Abishek Goda
My Experiments Learning Lisp

My Experiments Learning Lisp

Data science with Clojure

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Data science with Clojure

My journey learning Clojure as a lisp and ML/DL/NLP techniques.

Abishek Goda's photo
Abishek Goda
·Jul 26, 2022·

3 min read

I was originally intending to use this blog to write about my common lisp journey. Along the way, though, I found Clojure to be a much easier lisp to get started with. It probably has more to do with a larger community and more readily available documents/projects to get started with. Besides, my intention for learning lisp was to learn functional techniques. And Clojure seems to enforce that better on me than common lisp does. I love common lisp more than Clojure: I feel SBCL repl is definitely superior to the Clojure repl, but Clojure repl is already quite fabulous. And I can experience the same repl-driven techniques I learnt in common lisp. Hopefully, once I get more comfortable with lisp in general, I'll be able to add more value to the common lisp community as well.

I am pretty new to Clojure. I've been lurking around their slack, their zulip and their forums for about 4-6 months now. I've not written much in the way of clojure code except this one Clojurescript project when I first began trying Clojure out. Between clojurescript, babashka and clojure, the entire spectrum of application development is captured without having to learn a lot of different stuff. And as a web dev, I found it best to start with clojurescript because it felt like known territory. I still miss Django when I have to write reasonably sized code, but I guess I must learn to think differently here.

Since I am spending a portion of my time learning data science, ML and DL techniques, I thought it might be best to learn clojure through these. I can manage some level of ML and DL with Python. And am quite comfortable with data analysis using Pandas. So last weekend, I started with data analysis using Clojure. And they have a fantastic pandas replacement in tablecloth. Well, I am using the word replacement quite loosely here. It is entirely possible that professional data scientists can say what tablecloth lacks as opposed to Pandas. From where I stand, it seems it can do everything I need.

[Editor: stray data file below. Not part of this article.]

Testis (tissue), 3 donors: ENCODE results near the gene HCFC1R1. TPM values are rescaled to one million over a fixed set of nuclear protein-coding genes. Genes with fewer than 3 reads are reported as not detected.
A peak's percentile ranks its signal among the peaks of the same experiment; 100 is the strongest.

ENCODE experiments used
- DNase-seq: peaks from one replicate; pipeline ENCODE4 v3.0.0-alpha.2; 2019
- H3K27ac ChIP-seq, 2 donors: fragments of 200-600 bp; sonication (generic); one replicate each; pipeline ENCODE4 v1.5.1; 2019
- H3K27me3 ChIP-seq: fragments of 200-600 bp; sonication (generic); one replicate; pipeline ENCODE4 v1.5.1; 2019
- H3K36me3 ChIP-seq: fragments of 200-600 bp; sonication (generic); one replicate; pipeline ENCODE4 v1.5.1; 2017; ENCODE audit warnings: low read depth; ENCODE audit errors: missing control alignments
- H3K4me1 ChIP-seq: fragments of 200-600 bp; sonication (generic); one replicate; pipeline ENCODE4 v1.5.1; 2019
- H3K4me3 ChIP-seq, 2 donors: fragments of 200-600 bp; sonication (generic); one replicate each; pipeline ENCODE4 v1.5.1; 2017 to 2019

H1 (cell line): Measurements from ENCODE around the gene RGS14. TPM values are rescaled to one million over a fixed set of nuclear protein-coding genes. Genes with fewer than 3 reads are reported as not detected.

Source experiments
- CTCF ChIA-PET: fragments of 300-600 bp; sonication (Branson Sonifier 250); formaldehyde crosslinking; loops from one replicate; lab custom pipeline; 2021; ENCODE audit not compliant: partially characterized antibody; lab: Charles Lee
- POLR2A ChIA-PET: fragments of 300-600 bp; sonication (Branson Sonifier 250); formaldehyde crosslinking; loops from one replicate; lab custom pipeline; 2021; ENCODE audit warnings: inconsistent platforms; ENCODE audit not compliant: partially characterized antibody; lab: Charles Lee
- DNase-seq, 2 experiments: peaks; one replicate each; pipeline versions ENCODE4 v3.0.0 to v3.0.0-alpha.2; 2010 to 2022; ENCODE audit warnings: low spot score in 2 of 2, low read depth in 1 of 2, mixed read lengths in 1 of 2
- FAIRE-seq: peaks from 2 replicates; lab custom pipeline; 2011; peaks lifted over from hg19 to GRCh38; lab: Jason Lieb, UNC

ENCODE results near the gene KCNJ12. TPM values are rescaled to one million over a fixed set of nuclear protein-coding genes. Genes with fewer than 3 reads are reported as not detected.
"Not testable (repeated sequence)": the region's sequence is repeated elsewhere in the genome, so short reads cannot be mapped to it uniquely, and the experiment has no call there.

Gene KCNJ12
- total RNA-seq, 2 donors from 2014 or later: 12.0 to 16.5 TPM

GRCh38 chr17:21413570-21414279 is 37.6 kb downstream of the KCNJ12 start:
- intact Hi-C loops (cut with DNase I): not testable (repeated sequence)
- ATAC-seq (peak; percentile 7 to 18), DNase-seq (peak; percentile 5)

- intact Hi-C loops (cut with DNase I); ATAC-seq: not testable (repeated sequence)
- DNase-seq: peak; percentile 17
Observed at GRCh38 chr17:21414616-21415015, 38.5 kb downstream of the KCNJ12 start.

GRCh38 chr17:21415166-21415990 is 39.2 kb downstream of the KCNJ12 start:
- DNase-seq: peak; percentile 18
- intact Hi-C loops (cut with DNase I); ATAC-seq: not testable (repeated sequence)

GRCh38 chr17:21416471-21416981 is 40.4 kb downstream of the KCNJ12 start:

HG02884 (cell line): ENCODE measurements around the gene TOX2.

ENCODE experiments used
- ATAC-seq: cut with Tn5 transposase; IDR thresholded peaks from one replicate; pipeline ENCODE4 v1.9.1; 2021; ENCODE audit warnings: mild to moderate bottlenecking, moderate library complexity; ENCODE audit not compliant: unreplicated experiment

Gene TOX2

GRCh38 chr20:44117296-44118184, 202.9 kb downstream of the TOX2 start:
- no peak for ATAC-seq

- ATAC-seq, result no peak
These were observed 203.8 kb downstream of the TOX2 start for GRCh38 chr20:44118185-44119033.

To test this out, I took the titanic dataset and did a simple set of operations: drop some columns, replace some missing values with a mean value, encode some columns as numbers etc. While it took me about half a day to write this (I might have done this in a couple of minutes in Pandas), I like how concise and simple the resulting code turned out to be. Here is a snippet of what I did.

(ns titanic
  (:require [tablecloth.api :as tc]
                 [tech.v3.dataset.functional :as fns]
                 [tech.v3.dataset :as tds]))
(defn prepare [ds]
  (as-> ds $
    (tds/categorical->number $ [:Sex] [["male" 1] ["female" 2]])
    (tds/categorical->number $ [:Embarked] [["S" 1] ["C" 2] ["Q" 3]])
    (tc/replace-missing $ :Age :value fns/mean)
    (tc/drop-columns $ [:Cabin :Name :Ticket])
    (tc/drop-missing $ :Embarked)))

The code is mostly my attempt to understand how to do these things with tablecloth. So I just chose a quick way out. Once I implement a simple regression algorithm, I'll return to fix the preparation step so I can get a better prediction based on more advanced feature extraction methods.

While we can argue that pandas does this too, most examples I've seen aren't as concise as this. And I did write it independently, then thread it into a single composition and finally convert into a function that I can call both train and test datasets with. I always had trouble coming up with composed functions in python. It is entirely possible that I've spent too much time in python writing imperative or OOP code. And there is nothing in python that stops me from staying functional either. It is just that old habits do die hard :-)

The code is not yet on any repo. I'll update the post once I add this to my git. And hopefully, I can help more people follow suite and write better pandas code!

 
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